EMBL coordinates new Marie Curie Research Training Network “Chromatin Plasticity”
The European Commission has awarded 3.7 Million Euro under the European Union Framework 6 Programme over the next four years to a new Marie Curie Research Training Network, coordinated by Dr. Andreas Ladurner at the European Molecular Biology Laboratory (EMBL).
The long molecules of DNA that carry our genetic information are wrapped up together with proteins into a dense complex called chromatin. The structure of chromatin is dynamic and varies according to different phases of a cell’s life, a phenomenon that is called chromatin plasticity. Chromatin structure plays a critical role in regulating our genes and research in this area has the potential to aid the understanding of biological processes and disease, including aging and cancer.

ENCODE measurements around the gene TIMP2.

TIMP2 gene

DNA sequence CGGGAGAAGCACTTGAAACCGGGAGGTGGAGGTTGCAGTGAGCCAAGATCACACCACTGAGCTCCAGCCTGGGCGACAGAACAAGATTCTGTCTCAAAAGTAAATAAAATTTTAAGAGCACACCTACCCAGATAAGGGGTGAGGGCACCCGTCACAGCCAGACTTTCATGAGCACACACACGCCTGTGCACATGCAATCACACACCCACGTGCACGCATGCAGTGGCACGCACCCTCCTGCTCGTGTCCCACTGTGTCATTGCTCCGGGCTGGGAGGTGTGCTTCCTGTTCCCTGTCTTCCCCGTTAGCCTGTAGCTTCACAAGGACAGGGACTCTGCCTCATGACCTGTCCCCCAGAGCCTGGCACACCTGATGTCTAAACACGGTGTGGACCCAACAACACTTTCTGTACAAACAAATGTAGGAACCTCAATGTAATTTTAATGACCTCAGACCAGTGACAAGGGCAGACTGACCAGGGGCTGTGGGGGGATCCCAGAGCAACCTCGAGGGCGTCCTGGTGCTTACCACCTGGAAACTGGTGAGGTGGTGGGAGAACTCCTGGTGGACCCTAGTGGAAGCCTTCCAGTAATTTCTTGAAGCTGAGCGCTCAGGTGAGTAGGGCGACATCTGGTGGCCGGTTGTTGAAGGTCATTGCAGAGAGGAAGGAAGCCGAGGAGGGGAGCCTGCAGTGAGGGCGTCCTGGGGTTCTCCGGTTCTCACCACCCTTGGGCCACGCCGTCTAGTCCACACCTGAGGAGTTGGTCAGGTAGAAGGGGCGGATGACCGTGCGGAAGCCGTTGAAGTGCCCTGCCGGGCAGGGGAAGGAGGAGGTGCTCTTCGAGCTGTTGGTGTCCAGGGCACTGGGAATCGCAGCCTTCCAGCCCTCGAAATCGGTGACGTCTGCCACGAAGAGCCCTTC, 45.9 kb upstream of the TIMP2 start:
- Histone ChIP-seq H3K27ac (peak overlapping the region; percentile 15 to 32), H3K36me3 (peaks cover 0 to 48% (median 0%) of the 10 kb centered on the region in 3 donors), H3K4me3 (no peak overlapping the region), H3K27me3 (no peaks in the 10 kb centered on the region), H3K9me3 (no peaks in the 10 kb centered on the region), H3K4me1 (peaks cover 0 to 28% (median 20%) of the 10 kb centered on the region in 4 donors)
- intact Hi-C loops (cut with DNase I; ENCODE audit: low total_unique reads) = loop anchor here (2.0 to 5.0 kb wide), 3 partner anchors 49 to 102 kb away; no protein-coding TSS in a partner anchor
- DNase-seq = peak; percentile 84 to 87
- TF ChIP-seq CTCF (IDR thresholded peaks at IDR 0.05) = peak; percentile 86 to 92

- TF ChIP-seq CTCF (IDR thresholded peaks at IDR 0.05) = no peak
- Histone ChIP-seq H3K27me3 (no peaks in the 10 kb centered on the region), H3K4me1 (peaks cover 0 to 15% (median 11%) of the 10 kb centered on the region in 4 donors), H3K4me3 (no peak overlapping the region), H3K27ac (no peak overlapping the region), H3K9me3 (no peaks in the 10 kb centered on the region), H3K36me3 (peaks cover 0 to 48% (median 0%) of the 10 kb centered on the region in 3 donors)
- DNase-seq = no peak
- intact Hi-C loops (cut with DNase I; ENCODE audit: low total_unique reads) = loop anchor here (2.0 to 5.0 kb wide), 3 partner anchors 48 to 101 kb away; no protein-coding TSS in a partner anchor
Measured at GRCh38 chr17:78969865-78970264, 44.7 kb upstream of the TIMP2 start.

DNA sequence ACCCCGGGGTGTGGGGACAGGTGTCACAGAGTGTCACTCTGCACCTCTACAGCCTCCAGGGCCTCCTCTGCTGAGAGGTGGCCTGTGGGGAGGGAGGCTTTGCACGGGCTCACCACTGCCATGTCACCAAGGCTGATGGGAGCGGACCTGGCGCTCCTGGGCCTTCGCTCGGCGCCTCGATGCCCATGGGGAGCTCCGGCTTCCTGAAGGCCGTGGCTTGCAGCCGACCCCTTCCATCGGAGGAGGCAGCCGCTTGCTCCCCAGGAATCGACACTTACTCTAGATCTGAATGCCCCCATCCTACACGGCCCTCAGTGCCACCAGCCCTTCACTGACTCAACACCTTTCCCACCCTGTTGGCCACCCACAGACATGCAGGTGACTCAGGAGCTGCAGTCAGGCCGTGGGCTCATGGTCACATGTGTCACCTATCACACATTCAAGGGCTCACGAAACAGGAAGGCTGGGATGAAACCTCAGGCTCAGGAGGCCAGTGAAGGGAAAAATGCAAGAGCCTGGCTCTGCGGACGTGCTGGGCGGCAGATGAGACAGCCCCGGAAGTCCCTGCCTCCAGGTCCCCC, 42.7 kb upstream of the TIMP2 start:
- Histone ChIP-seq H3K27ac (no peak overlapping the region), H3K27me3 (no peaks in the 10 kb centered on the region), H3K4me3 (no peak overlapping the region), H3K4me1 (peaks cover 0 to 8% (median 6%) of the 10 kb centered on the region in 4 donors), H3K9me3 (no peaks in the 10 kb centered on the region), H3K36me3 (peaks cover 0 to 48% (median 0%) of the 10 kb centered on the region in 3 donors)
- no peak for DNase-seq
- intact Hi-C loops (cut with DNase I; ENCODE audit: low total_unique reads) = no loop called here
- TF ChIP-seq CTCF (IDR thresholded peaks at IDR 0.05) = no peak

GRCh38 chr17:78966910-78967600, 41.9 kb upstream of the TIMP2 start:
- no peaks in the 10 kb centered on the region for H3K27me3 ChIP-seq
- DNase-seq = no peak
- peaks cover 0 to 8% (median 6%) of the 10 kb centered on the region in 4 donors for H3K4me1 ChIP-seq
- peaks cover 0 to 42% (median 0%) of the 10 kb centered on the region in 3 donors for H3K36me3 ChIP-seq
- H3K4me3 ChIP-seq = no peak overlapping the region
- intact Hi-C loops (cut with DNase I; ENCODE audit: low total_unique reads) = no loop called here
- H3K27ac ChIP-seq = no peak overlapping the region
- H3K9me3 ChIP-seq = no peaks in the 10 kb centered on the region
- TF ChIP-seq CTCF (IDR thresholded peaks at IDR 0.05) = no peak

The “Chromatin Plasticity” Network brings together 13 academic and industrial research groups from 9 countries around the world to reveal novel mechanisms in the regulation of chromatin structure. Combining complementary approaches from disciplines as different as structural biology, mouse genetics, immunology, bioinformatics and drug design, the research partners are aiming to develop new approaches and tools to achieve a thorough understanding of chromatin plasticity, as well as to identify potential therapeutic targets for cancer and heart disease.
In this project, great emphasis is placed on training PhD students and postdoctoral researchers through collaborative exchanges, practical courses and visits within the network, contributing to the development of the next generation of European researchers.
To study the effect of commonly used drugs on bacterial envelopes, EMBL scientists applied a biochemical assay using a colour reaction. The deeper the red, the stronger the disruptive effect of the drug.